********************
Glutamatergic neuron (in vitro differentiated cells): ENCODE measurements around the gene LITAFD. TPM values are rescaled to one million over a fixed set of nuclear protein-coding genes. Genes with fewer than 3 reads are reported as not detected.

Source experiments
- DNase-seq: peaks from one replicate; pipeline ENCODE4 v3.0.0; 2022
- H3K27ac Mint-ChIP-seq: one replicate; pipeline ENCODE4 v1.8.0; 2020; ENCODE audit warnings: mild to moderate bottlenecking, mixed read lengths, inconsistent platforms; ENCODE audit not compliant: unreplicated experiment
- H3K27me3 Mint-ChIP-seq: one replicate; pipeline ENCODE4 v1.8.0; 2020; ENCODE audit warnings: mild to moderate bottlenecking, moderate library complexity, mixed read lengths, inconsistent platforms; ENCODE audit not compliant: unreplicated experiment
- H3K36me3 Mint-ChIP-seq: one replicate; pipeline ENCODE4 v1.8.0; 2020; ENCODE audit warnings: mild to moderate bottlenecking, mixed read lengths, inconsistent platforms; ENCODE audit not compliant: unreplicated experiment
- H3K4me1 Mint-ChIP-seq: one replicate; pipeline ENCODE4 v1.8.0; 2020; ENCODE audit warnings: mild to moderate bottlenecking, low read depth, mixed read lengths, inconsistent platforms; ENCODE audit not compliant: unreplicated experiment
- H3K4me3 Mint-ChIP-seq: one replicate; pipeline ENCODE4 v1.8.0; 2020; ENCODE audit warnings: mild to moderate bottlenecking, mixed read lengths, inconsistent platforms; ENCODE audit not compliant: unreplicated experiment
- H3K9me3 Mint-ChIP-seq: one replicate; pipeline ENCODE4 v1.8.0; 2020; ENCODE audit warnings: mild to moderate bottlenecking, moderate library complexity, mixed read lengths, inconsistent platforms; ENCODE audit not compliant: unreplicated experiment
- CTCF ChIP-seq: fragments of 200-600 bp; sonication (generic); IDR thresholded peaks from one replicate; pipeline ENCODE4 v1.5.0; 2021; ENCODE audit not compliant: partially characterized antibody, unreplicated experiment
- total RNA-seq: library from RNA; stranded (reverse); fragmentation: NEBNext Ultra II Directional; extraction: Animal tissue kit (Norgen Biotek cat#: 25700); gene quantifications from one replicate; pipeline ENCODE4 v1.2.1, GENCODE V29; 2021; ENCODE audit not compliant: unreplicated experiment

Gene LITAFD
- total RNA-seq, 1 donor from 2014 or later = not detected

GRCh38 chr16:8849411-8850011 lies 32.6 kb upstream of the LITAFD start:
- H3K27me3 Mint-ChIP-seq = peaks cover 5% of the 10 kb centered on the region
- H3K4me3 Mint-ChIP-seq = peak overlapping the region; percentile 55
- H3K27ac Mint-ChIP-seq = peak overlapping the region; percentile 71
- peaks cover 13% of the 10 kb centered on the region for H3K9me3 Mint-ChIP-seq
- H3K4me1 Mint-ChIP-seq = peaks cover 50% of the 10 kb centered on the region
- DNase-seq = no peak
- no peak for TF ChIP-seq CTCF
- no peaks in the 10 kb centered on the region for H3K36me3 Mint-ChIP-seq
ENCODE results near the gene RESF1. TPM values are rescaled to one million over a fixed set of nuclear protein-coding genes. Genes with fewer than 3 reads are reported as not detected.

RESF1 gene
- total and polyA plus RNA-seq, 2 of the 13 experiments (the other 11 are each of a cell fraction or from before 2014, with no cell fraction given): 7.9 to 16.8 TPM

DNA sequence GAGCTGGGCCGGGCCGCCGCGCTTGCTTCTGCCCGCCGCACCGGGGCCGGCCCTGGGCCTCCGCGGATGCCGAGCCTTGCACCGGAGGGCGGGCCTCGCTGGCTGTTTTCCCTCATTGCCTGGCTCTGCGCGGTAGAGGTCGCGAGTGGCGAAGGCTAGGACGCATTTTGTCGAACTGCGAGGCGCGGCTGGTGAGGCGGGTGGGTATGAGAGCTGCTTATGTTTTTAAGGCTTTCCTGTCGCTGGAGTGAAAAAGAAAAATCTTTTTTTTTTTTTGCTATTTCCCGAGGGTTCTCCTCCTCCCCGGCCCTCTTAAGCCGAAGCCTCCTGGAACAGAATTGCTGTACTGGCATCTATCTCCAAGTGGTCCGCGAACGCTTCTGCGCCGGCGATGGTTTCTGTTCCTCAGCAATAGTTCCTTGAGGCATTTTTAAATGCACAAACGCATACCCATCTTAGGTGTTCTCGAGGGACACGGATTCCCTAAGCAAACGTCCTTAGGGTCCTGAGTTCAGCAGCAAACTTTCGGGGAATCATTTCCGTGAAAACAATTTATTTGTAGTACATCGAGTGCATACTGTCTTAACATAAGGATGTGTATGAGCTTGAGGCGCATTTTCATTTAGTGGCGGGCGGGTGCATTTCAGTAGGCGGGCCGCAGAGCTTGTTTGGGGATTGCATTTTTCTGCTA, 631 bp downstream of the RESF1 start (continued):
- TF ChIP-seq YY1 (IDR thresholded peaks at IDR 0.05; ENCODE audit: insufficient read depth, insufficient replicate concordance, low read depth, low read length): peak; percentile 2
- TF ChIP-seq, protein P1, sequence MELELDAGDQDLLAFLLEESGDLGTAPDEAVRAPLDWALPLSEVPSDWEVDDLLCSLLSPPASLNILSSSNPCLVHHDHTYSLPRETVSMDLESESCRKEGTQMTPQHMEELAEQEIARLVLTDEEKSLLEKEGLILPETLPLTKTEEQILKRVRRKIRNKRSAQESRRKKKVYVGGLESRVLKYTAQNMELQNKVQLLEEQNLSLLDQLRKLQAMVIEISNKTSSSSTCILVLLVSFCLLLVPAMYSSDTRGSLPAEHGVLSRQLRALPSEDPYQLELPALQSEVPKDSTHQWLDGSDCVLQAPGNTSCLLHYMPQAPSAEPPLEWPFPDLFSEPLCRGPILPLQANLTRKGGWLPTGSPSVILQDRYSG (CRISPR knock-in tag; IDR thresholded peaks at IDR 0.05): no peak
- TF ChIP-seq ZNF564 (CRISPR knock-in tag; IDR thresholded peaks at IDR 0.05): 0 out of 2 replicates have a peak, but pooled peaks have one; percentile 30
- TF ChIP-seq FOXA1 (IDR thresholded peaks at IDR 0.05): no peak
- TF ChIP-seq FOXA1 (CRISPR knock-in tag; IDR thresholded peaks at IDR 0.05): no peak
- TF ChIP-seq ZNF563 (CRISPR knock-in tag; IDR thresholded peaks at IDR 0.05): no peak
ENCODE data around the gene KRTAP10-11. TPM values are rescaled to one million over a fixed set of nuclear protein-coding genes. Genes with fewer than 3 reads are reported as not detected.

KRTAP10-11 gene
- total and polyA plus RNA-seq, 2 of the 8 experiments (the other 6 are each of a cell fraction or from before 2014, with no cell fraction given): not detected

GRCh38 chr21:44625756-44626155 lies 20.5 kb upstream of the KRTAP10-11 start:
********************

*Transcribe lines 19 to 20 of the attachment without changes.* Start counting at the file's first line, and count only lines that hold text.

- H3K4me1 Mint-ChIP-seq = peaks cover 50% of the 10 kb centered on the region
- DNase-seq = no peak